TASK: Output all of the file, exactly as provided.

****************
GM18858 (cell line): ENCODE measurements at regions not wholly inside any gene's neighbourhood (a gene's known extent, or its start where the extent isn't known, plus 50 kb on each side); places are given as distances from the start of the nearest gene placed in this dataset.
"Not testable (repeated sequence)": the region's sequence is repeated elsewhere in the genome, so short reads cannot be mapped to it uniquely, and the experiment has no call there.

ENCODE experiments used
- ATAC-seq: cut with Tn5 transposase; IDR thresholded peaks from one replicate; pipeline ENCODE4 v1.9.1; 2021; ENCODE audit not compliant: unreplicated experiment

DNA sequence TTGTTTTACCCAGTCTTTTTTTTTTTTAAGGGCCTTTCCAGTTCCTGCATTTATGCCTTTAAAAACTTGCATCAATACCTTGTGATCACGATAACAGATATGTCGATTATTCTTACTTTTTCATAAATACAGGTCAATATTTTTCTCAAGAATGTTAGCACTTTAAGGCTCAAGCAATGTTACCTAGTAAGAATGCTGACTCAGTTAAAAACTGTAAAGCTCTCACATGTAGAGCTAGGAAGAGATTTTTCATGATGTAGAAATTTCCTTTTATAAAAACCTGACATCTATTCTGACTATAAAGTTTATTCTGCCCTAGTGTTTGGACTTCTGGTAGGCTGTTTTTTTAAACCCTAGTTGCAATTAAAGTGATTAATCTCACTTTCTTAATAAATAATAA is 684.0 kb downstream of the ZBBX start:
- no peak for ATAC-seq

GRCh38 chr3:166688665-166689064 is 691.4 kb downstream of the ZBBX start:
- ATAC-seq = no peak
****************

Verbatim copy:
GM18858 (cell line): ENCODE measurements at regions not wholly inside any gene's neighbourhood (a gene's known extent, or its start where the extent isn't known, plus 50 kb on each side); places are given as distances from the start of the nearest gene placed in this dataset.
"Not testable (repeated sequence)": the region's sequence is repeated elsewhere in the genome, so short reads cannot be mapped to it uniquely, and the experiment has no call there.

ENCODE experiments used
- ATAC-seq: cut with Tn5 transposase; IDR thresholded peaks from one replicate; pipeline ENCODE4 v1.9.1; 2021; ENCODE audit not compliant: unreplicated experiment

DNA sequence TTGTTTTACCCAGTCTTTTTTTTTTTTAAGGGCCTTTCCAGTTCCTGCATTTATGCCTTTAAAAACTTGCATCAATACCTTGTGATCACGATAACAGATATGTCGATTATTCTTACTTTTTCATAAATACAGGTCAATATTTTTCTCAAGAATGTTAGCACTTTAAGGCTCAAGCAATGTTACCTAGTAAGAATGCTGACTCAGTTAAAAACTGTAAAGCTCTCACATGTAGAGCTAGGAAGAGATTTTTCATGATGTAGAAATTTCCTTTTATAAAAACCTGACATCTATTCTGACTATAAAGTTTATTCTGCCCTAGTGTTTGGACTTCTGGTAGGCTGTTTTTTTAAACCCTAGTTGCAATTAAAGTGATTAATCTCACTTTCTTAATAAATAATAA is 684.0 kb downstream of the ZBBX start:
- no peak for ATAC-seq

GRCh38 chr3:166688665-166689064 is 691.4 kb downstream of the ZBBX start:
- ATAC-seq = no peak